The Steady Diet of Fear.
So many otherwise good people turn into hateful xenophobes when watching the news. Television and internet news is focused on fear and harm, because that’s what they think gets the advertising dollars. And they’re probably right. And then, we see people suddenly terrified of the mysterious “others”. The barbarians at the gate. And in fear, they harden their hearts.
This is why I say that it is essentially impossible to be both a Christian and a Trump supporter. Jesus and Paul speak extensively about the hardened heart and how it is anathema to goodness, and Christianity. It makes us behave inhospitably towards one another, ignoring the person in need. Hardened hearts make us cowards – quivering in fear from the brown-skinned refugee who looks like a terrorist, but is in fact simply starving and hopeless.
I know that many people don’t think that the people who fear and hate can be “otherwise good”. But I think that that misunderstands humanity. The people of the populaces where genocides and atrocities happen are not monsters. They’re just people. Just like us. And people with ordinary jobs and responsibilities will do atrocious things rather than lose their livelihoods. Rather than be encircled and regrouped with the victims rather than the perpetrators. It’s a survival instinct.
We have to fight to be good. We have to risk our lives to be good. We have to accept risks to our security and comfort. We have to embrace the unknown. We have to be willing to accept that fear is a normal response to the world, and recognize that our fear is not always rational. We have to see that our biases are instinctual and must be resisted if we are to align them with the truth.
I have it. I admit it. When I am walking alone at night, I am more afraid that a black man will mug me than I am of a similarly dressed white man. I’ve been trained to see blackness as menacing. But I have come to recognize that my fear of being mugged (perhaps rational) needs to be decoupled from my irrational biases about race. We all have racial biases. We need to consciously work to change them. So I make a point to adjust my behavior so as not to act on biased impulses that entrench injustices.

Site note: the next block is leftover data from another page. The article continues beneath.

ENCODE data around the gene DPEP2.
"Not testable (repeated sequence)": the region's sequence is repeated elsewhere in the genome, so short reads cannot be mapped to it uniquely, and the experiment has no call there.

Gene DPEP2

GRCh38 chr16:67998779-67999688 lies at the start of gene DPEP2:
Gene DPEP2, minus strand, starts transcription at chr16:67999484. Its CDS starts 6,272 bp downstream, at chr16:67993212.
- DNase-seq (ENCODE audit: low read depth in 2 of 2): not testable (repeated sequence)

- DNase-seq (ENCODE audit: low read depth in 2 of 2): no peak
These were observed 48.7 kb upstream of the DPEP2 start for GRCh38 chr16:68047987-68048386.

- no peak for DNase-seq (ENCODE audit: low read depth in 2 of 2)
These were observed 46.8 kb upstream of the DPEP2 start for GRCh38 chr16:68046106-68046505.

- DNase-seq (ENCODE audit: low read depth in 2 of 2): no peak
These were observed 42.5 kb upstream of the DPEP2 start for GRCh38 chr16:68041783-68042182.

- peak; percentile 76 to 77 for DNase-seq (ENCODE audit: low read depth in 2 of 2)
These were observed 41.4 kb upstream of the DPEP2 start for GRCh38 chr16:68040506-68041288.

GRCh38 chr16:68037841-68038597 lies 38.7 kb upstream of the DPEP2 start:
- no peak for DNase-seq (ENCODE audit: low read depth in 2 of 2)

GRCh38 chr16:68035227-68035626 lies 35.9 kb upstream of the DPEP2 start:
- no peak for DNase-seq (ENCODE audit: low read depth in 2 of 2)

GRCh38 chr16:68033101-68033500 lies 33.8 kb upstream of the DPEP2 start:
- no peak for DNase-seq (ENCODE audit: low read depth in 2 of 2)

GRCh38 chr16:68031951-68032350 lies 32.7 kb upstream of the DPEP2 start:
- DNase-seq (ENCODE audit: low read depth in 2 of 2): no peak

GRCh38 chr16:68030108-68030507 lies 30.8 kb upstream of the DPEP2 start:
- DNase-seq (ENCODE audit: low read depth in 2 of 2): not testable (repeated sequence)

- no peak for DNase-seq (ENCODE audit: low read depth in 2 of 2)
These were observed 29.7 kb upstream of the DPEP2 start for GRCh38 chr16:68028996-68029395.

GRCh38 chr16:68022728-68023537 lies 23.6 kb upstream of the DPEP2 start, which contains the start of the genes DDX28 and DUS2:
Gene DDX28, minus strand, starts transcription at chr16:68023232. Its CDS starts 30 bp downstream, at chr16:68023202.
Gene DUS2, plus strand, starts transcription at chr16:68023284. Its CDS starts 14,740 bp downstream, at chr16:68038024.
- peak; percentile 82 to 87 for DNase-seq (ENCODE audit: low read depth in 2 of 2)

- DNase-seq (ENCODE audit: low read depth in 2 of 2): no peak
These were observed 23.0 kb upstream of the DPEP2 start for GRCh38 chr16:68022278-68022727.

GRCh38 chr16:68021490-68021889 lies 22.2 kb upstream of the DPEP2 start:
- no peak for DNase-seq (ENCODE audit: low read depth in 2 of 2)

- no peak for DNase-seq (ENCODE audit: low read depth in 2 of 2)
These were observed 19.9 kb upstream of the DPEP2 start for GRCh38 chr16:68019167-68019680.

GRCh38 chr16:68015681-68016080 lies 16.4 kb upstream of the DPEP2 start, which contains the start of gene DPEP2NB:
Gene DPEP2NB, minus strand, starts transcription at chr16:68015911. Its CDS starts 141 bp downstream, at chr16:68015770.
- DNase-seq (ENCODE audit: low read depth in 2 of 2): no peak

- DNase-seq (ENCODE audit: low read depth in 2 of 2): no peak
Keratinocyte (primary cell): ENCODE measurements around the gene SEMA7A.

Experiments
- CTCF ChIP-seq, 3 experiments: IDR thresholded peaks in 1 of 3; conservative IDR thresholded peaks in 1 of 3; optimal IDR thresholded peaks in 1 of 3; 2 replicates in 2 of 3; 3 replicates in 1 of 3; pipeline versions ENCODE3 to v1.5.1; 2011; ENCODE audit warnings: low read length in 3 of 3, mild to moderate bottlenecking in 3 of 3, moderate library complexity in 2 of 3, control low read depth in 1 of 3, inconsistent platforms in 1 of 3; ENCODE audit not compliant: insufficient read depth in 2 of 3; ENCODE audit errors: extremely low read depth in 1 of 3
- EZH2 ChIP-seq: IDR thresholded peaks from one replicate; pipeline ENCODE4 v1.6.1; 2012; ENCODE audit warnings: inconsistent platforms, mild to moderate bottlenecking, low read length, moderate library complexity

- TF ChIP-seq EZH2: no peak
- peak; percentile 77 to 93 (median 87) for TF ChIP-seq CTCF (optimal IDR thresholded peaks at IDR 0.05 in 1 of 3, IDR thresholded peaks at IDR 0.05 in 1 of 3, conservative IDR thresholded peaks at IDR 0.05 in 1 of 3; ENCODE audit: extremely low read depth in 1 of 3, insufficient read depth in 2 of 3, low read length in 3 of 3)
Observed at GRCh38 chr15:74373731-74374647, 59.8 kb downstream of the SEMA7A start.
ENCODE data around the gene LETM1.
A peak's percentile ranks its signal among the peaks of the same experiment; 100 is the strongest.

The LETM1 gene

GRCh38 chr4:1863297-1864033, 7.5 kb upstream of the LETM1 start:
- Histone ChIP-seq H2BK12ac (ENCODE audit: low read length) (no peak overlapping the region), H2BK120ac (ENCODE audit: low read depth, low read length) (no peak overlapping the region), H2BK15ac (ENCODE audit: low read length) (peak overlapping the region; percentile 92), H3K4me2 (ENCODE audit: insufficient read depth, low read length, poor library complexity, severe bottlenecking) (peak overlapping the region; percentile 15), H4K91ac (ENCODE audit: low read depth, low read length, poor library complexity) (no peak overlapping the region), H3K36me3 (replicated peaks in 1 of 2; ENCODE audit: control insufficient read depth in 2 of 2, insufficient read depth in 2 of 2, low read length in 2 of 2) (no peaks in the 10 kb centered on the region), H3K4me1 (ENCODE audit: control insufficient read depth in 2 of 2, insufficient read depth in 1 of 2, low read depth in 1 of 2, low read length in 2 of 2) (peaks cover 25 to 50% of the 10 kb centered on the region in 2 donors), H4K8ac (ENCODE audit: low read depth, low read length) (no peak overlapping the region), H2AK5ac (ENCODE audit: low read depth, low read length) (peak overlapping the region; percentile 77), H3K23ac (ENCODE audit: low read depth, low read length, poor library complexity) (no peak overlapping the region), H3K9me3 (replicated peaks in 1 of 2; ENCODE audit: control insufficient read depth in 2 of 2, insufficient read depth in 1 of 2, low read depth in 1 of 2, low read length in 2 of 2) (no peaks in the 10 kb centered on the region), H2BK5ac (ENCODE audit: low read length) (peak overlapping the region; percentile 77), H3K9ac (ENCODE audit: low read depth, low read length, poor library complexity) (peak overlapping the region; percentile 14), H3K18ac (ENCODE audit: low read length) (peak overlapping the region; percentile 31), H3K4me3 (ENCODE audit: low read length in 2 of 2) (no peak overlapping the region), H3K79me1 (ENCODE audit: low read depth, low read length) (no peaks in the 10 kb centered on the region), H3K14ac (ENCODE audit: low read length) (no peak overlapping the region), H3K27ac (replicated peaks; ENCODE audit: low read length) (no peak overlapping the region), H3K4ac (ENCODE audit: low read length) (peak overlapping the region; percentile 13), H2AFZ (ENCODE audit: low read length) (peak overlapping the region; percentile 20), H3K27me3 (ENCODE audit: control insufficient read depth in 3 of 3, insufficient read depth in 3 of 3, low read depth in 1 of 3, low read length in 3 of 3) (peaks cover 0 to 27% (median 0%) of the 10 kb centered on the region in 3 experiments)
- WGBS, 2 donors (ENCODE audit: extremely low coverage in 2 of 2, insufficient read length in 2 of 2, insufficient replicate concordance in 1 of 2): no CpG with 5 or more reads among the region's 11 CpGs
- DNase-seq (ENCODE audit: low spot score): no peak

The constant diet of fear reinforces those biases. Fear of dark skin. Fear of stranger. Fear of terror. Completely out of line with reality-based risks. I have the same problem with airplanes. They are incredibly safe, but I can’t stop thinking about flames and vertigo. Because we don’t report the hundreds of thousands of safe interactions. Of smooth landings. Of peaceful refugees. We report on the one-in-a-million that goes wrong. And humans are bad at feeling statistical likelihoods.
I don’t have an answer except to say that all of us should look to see others’ humanities rather than their barbarism. When I see a white nationalist racist spouting hate, I have come to see a frightened child, terrified of the monster under the bed, unaware that it’s not real. That doesn’t make their tantrum less objectionable. But at least I can see them as human.
But understanding a thing isn’t the same as accepting it. Those ideas need to be eradicated. If possible through education. If not, through the courts, through political action. And eventually, as in World War II, if necessary, through combat. Hatred is totally unacceptable. And the fearful children who advance it need to be corrected. It’s a tall charge that will require sacrifice on the part of those standing for inclusion. It will require we face their hateful cowardice with the courage required to act on truth.
And maybe it requires changing the steady diet of fear blasted through the information channels of the modern media age. Advance the stories of goodness. Share.